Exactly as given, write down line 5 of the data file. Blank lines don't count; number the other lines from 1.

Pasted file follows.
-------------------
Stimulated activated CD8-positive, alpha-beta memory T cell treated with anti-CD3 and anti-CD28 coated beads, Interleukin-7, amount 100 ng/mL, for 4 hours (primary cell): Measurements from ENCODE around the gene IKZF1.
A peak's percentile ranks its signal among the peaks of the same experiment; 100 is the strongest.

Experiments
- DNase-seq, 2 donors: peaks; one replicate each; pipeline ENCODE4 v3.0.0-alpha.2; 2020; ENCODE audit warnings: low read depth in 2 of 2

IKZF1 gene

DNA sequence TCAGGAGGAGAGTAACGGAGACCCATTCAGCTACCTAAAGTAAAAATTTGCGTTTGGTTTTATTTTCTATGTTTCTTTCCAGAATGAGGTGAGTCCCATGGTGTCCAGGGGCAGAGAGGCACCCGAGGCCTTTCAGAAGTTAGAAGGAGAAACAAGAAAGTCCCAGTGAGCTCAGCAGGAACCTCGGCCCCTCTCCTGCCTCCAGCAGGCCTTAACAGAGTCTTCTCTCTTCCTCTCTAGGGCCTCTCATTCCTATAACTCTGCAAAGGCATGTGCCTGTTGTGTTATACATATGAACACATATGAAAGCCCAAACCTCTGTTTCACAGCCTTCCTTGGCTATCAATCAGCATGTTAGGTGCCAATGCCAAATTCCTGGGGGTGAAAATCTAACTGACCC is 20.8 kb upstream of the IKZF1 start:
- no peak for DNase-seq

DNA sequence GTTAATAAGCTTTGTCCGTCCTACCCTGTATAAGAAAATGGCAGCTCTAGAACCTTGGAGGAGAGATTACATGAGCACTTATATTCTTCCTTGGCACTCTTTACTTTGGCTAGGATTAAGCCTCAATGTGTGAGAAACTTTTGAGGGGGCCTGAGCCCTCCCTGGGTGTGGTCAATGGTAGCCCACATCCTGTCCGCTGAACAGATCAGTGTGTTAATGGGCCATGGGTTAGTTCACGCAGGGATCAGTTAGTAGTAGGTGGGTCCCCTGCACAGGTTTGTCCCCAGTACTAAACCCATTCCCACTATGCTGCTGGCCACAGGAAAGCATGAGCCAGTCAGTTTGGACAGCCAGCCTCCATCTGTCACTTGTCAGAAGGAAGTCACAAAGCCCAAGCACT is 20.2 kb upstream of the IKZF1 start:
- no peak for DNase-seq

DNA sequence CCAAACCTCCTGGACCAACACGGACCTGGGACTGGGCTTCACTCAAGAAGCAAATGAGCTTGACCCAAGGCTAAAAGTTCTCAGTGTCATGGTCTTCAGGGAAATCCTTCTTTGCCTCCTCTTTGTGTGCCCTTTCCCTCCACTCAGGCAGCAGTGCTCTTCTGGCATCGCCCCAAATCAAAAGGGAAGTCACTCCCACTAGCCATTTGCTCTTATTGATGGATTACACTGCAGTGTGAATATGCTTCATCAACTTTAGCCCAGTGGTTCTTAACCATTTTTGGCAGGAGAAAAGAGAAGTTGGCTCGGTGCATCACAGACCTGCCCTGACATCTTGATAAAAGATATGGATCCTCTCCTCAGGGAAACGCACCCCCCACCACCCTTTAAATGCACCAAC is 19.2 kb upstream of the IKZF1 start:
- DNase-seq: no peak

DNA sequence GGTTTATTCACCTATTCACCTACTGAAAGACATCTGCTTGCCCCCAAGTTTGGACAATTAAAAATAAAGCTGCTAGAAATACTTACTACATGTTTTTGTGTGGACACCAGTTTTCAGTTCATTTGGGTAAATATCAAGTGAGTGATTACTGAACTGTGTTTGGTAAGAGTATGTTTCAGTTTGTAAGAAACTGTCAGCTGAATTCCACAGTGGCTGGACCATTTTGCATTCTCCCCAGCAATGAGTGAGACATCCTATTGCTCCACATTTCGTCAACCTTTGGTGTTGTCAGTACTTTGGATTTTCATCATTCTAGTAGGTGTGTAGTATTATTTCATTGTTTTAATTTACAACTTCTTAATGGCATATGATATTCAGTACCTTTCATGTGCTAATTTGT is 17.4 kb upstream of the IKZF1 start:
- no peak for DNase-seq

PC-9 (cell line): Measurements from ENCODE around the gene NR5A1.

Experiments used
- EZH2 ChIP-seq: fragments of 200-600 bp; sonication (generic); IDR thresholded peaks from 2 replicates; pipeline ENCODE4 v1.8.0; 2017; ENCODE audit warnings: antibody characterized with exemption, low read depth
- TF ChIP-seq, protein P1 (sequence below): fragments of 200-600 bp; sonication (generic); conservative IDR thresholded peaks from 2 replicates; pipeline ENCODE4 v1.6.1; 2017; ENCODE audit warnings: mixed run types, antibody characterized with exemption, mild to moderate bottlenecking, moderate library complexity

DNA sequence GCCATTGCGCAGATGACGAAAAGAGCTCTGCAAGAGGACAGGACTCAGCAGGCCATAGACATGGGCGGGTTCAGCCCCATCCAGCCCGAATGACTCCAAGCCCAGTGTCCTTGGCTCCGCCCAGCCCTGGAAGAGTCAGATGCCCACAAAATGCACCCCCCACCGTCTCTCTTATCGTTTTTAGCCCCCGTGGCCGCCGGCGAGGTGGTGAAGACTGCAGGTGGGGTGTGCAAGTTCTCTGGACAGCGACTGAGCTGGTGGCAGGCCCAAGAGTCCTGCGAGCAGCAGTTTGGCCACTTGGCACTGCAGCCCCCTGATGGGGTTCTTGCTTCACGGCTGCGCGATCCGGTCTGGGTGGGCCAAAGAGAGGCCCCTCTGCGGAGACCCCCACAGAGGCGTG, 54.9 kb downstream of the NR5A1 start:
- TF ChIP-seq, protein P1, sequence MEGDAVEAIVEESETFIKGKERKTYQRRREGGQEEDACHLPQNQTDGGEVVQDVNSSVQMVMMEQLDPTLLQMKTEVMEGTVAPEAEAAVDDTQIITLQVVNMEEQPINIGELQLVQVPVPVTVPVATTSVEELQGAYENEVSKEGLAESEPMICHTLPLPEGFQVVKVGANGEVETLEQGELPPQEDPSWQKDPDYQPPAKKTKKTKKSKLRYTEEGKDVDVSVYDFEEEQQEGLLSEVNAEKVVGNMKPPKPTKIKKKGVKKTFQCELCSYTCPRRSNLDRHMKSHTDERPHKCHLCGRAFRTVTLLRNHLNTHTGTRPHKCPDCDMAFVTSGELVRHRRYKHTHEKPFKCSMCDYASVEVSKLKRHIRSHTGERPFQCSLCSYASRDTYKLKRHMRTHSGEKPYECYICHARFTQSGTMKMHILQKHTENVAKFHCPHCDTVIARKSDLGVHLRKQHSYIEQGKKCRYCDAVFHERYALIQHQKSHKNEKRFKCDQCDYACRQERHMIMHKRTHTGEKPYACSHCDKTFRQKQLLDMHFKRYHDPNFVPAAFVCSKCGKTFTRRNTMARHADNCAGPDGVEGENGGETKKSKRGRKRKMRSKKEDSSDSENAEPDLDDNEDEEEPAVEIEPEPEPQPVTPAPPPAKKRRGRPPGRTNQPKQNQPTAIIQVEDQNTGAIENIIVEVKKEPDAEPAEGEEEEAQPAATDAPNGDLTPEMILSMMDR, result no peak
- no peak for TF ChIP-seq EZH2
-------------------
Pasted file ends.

IKZF1 gene